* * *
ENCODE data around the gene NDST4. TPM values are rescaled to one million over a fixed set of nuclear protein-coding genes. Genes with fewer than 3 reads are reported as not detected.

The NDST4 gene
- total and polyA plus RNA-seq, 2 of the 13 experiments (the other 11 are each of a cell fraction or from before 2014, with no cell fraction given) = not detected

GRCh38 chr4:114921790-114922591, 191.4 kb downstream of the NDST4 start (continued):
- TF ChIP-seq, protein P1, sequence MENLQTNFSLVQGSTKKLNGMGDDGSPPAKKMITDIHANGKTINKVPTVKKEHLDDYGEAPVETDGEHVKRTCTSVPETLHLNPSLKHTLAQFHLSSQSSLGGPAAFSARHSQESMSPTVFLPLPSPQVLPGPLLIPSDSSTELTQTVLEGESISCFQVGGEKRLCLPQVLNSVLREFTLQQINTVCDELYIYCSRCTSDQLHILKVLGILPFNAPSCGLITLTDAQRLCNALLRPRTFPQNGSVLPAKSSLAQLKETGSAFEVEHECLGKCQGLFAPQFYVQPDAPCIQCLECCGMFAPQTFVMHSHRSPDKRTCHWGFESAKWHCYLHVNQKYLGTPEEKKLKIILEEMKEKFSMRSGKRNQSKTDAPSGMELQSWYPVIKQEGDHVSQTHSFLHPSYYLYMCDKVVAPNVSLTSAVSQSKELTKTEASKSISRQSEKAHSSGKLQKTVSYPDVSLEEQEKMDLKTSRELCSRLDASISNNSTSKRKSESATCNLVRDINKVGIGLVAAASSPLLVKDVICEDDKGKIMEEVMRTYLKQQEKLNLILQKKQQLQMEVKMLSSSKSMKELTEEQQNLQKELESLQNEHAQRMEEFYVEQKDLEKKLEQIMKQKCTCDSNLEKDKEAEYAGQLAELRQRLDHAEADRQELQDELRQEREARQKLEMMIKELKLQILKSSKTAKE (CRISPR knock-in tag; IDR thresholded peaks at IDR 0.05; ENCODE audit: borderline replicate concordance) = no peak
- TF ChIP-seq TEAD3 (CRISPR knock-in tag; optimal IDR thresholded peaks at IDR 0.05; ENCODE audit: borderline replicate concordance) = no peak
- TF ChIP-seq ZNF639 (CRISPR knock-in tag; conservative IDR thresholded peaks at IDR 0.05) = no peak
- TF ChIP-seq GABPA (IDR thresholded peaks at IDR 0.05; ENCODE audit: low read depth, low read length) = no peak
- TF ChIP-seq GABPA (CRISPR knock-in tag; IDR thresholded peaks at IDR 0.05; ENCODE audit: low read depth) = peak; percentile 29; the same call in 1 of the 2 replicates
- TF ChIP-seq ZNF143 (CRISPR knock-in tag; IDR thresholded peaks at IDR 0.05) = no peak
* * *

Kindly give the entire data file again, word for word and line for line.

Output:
ENCODE data around the gene NDST4. TPM values are rescaled to one million over a fixed set of nuclear protein-coding genes. Genes with fewer than 3 reads are reported as not detected.

The NDST4 gene
- total and polyA plus RNA-seq, 2 of the 13 experiments (the other 11 are each of a cell fraction or from before 2014, with no cell fraction given) = not detected

GRCh38 chr4:114921790-114922591, 191.4 kb downstream of the NDST4 start (continued):
- TF ChIP-seq, protein P1, sequence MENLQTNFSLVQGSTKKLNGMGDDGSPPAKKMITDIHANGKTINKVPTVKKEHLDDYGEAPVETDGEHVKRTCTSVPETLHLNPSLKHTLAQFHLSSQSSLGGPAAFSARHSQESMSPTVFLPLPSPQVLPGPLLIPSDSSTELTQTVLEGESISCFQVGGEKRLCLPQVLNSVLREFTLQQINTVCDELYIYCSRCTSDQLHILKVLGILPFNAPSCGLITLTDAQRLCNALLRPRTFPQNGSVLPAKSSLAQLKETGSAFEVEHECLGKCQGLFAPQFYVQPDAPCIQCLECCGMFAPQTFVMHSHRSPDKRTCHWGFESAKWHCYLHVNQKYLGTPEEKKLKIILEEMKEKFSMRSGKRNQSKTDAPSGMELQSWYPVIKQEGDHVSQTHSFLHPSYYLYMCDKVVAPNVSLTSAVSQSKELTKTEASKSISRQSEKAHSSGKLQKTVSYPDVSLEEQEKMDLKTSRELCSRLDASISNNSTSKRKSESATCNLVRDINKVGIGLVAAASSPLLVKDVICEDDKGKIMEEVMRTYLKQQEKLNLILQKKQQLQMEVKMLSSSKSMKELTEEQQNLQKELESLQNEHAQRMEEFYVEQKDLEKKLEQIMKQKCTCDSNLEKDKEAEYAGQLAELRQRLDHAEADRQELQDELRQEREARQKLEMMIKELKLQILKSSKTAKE (CRISPR knock-in tag; IDR thresholded peaks at IDR 0.05; ENCODE audit: borderline replicate concordance) = no peak
- TF ChIP-seq TEAD3 (CRISPR knock-in tag; optimal IDR thresholded peaks at IDR 0.05; ENCODE audit: borderline replicate concordance) = no peak
- TF ChIP-seq ZNF639 (CRISPR knock-in tag; conservative IDR thresholded peaks at IDR 0.05) = no peak
- TF ChIP-seq GABPA (IDR thresholded peaks at IDR 0.05; ENCODE audit: low read depth, low read length) = no peak
- TF ChIP-seq GABPA (CRISPR knock-in tag; IDR thresholded peaks at IDR 0.05; ENCODE audit: low read depth) = peak; percentile 29; the same call in 1 of the 2 replicates
- TF ChIP-seq ZNF143 (CRISPR knock-in tag; IDR thresholded peaks at IDR 0.05) = no peak